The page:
OMNIBUS APPROPRIATIONS ACT, 2009 -- (Senate - March 10, 2009)
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Mr. VITTER. Madam President, I take the floor to give a little background, important background on the amendment I will call up later today. That Vitter amendment would do away with the system that is now in place under the law whereby Members of Congress get automatic pay increases annually without any open debate and without any open, clear rollcall vote.
Madam President, I have to say, Americans--certainly Louisianans in my State--are frustrated about a lot that is going on in Washington and in Congress. They are frustrated about the direction of the country, about runaway spending, about bailouts, but they are also frustrated with how we in Congress often seem to do our business. They are not frustrated so much with disagreement. People can have legitimate disagreements, vast differences in points of view and philosophy and approaches to issues. What they are most frustrated about is pure partisanship for partisanship's sake, political games, and a cynical approach to doing what should be the people's business in the Halls of Congress.
Unfortunately, a lot of voters and citizens in Louisiana and across the country are going to view some of the maneuvering and some of the political strategizing over attempts to defeat my amendment in that light, and they are certainly going to consider it more of the same. What am I talking about? Well, we have a big omnibus spending bill on the floor of the Senate, and last week the majority leader took great pains to say--including from his spot on the floor several times--we are going to have an open amendment process; that the floor is open for business, it is open for amendments. He invited Members to come on down. We will consider them. We are moving forward and taking care of amendments, having votes, and getting back to the proper procedure of the Senate.
I was excited to hear that because I had an amendment I very much wanted to call up for debate and a vote. The problem is, when I tried to do that, both through staff and individually, we were blocked every step of the way. At every turn, my amendment would never be put in order. It was never allowed to be called up, and I was never allowed to get that vote on this pay raise amendment.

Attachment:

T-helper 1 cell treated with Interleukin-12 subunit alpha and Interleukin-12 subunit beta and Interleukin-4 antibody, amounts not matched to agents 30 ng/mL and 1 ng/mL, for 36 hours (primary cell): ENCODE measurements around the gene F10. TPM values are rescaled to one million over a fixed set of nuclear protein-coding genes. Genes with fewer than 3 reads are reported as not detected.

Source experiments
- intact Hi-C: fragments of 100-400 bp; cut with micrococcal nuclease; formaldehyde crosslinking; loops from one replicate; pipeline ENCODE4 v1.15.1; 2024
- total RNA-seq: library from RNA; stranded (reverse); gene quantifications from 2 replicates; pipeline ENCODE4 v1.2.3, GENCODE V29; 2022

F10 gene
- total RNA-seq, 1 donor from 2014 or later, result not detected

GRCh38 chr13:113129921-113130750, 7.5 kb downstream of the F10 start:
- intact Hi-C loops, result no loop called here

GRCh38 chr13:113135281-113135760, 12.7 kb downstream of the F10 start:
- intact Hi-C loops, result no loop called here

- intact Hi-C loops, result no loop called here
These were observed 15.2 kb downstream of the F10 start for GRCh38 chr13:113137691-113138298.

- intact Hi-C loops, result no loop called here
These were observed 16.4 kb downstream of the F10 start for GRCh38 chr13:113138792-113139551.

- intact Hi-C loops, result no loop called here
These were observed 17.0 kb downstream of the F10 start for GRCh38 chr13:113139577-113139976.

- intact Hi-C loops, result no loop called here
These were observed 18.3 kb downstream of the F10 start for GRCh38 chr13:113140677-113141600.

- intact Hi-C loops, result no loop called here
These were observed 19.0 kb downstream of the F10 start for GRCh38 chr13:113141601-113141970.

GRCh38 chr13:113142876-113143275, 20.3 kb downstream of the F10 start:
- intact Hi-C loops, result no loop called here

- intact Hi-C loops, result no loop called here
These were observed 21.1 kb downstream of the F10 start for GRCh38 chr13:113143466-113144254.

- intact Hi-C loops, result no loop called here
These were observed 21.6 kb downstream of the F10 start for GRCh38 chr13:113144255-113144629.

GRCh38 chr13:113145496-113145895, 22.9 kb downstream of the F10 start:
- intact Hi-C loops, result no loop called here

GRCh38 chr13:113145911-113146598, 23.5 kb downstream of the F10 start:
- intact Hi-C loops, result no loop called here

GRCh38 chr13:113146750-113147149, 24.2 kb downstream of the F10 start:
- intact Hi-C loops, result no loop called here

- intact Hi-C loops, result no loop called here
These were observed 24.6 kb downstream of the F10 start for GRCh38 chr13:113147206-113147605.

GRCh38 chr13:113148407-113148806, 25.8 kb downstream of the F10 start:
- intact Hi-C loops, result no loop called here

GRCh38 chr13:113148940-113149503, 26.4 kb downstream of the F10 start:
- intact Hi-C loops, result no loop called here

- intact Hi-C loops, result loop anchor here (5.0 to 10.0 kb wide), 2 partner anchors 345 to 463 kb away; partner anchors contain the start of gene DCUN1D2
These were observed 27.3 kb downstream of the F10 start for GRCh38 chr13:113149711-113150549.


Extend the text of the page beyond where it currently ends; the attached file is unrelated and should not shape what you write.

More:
Thursday night, that changed, and it changed for one simple reason: The majority leader needed to cancel a vote. He needed 60 votes for cloture. He didn't have the votes, as he explained from his podium. To cancel that vote, under the rules of the Senate, he needed unanimous consent--the consent of each and every Member of this body. Well, I took the opportunity--after a week of being frustrated and blocked and hemmed in at every turn from getting a vote on my amendment--to say very simply, in a straightforward way: I will be happy to grant that unanimous consent request with regard to my role in this if--if and only if--I will finally be guaranteed a vote on my amendment. The majority leader had to agree, and he did agree.
So here we are today, the following week, debating the Vitter pay raise amendment to stop pay raises on autopilot. This will finally lead to a vote. But as soon as that vote was scheduled, a sort of funny thing happened. The next day the majority leader introduced his own bill, coauthored by the entire Democratic leadership, which would do the same thing. Now, if I thought I had gained that many enthusiastic converts to the cause, I would be excited. But even though I was born at night, I wasn't born last night. I know--and every observer to the process knows--something else is going on. The something else is simple: The majority leader filed his own bill regarding automatic pay raises simply to be able to point to it and say: I am offering this bill, we can push this forward through this vehicle, and therefore you must vote against the Vitter amendment to the omnibus spending bill.